The states then define the functions of nurses and their responsibilities which again go back to the State Nurse Practice Act in each state. Healthcare institutions can become more restrictive in some areas but they cannot change the federal laws; state and local regulations have to conform to the federal regulations (DeLaune and Ladner, p. 675).

The Texas Board of Nursing is the other governing arm for nurses in Texas. Their mission is “to protect and promote the welfare of the people of Texas by ensuring that each person holding a license as a nurse in the State of Texas is competent to practice safely”. (Texas Board of Nursing, homepage). This site makes sure that nurses have all the information they need to apply for licensing and makes sure that healthcare programs are also licensed. An individual could technically go online to this website to make sure that a nurse is licensed and has the proper credentials to practice in Texas.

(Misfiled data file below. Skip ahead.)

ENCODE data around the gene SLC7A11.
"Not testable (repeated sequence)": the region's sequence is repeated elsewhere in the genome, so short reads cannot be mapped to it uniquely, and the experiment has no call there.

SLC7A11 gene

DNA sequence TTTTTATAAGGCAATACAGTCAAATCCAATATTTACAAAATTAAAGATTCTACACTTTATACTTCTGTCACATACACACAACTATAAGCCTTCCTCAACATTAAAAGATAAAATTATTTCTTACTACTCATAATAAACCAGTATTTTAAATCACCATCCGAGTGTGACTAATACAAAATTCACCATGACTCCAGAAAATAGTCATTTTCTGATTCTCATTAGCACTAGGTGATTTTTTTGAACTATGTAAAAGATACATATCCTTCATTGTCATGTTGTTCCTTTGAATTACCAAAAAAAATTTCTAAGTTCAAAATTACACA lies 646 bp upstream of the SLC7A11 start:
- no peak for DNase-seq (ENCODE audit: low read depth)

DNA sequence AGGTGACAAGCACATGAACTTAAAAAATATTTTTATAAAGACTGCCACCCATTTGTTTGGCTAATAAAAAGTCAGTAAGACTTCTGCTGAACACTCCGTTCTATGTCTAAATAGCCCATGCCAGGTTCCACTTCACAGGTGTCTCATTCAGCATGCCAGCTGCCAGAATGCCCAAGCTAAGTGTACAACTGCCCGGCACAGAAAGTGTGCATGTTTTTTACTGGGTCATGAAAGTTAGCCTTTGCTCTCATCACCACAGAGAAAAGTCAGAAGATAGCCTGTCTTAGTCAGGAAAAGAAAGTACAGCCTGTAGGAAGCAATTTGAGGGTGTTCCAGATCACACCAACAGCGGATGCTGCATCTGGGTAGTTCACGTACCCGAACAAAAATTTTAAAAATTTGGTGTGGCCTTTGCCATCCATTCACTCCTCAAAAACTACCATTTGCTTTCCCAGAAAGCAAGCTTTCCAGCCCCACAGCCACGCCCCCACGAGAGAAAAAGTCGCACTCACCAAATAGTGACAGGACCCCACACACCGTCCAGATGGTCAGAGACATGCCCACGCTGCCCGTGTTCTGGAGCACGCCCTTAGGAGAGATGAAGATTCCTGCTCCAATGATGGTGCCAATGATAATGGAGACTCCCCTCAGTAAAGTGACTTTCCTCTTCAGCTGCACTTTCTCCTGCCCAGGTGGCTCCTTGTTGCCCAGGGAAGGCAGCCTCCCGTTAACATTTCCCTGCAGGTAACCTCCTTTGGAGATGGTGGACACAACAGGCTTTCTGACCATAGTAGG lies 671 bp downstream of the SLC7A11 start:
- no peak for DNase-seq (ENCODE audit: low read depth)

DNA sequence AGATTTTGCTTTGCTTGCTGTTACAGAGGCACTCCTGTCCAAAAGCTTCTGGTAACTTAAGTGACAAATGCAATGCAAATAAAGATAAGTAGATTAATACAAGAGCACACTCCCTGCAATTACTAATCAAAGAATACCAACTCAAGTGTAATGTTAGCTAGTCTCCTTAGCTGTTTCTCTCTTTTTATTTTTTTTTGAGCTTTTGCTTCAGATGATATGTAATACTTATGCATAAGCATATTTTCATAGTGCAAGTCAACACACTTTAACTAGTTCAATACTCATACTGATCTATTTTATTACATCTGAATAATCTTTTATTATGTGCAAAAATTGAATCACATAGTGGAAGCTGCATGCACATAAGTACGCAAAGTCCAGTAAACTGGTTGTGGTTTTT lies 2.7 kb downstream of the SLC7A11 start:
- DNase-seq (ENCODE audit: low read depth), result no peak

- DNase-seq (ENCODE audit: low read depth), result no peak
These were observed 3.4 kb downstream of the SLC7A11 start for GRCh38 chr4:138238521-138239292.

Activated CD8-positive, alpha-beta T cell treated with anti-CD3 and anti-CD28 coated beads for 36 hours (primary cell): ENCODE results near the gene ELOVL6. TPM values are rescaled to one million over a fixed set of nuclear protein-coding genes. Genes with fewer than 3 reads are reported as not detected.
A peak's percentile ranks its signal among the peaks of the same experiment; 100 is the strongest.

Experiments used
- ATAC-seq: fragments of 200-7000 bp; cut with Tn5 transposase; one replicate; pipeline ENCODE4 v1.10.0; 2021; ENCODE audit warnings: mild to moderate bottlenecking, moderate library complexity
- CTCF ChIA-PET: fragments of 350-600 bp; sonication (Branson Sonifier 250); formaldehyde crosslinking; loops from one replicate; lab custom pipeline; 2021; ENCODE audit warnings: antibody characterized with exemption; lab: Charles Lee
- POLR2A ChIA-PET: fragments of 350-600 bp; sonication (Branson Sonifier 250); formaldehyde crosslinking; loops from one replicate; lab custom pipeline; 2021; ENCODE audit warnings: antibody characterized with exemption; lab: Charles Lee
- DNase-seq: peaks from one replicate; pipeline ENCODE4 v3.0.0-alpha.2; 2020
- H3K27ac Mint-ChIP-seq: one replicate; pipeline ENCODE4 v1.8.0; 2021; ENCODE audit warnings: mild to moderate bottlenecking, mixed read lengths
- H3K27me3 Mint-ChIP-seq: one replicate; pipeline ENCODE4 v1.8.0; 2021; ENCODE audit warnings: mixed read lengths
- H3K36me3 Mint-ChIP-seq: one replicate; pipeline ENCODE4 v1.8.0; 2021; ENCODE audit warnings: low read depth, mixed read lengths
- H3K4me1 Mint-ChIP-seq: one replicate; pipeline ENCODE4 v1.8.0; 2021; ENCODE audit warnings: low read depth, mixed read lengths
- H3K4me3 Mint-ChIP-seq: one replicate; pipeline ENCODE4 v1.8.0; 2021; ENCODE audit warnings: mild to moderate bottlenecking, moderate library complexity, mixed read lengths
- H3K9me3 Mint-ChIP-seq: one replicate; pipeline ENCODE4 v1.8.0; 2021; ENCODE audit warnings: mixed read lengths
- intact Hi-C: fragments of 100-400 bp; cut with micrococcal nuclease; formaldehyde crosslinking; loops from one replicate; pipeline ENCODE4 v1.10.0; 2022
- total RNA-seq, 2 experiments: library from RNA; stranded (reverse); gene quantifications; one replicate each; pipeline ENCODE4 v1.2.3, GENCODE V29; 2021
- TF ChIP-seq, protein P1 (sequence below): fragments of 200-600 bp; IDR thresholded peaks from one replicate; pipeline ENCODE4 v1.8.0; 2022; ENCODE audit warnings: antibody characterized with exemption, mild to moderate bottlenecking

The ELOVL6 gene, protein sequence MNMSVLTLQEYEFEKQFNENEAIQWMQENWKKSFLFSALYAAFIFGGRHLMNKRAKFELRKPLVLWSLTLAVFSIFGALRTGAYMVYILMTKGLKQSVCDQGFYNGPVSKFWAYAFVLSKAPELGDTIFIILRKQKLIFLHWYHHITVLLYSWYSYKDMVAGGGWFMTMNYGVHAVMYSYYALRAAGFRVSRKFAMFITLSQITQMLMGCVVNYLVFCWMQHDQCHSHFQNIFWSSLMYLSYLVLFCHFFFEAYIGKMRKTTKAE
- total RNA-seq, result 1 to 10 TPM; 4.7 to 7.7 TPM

All of the sites have a lot of information on them and anyone who is practicing nursing can learn a lot just by going to any of the sites. All classes have to meet the standards that are set out for licensing as well.

One of the areas that are important to the Texas Board of Nursing is the area that describes Scope of Practice. In the Frequently Asked Questions (FAQ) section, they list the tasks that a nurse can and cannot perform. They make it clear that nurses cannot give medical diagnosis and they cannot prescribe medication. (Texas Board of Nursing, FAQ, par. 3).

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  1. DeLaune, S. and Ladner, P. (2002).Fundamentals of nursing standards of practice. 2nd Edition. NY: Thomas Delmar Learning,
  2. The Joint Commission. (2008). About us. Retrieved June 17, 2008 from
  3. The Joint Commission. (2008). Medication Management. Retrieved June 17, 2008 from
  4. Texas Board of Nursing (n.d.).  FAQ – List of Tasks a Nurse Can/Cannot Perform. Retrieved June 16, 2008 from
  5. The State of Texas. (2005). Texas State nurse practice act, nursing peer review and nurse licensure compact. Texas occupations code and statutes regulating the practice of nursing. As amended September 2005. Retrieved June 16, 2008 from
  6. Texas State Board of Pharmacy. (n.d.). Texas board of nurse examiners/board of pharmacy joint position statement on medication errors. Retrieved June 16, 2008 from management.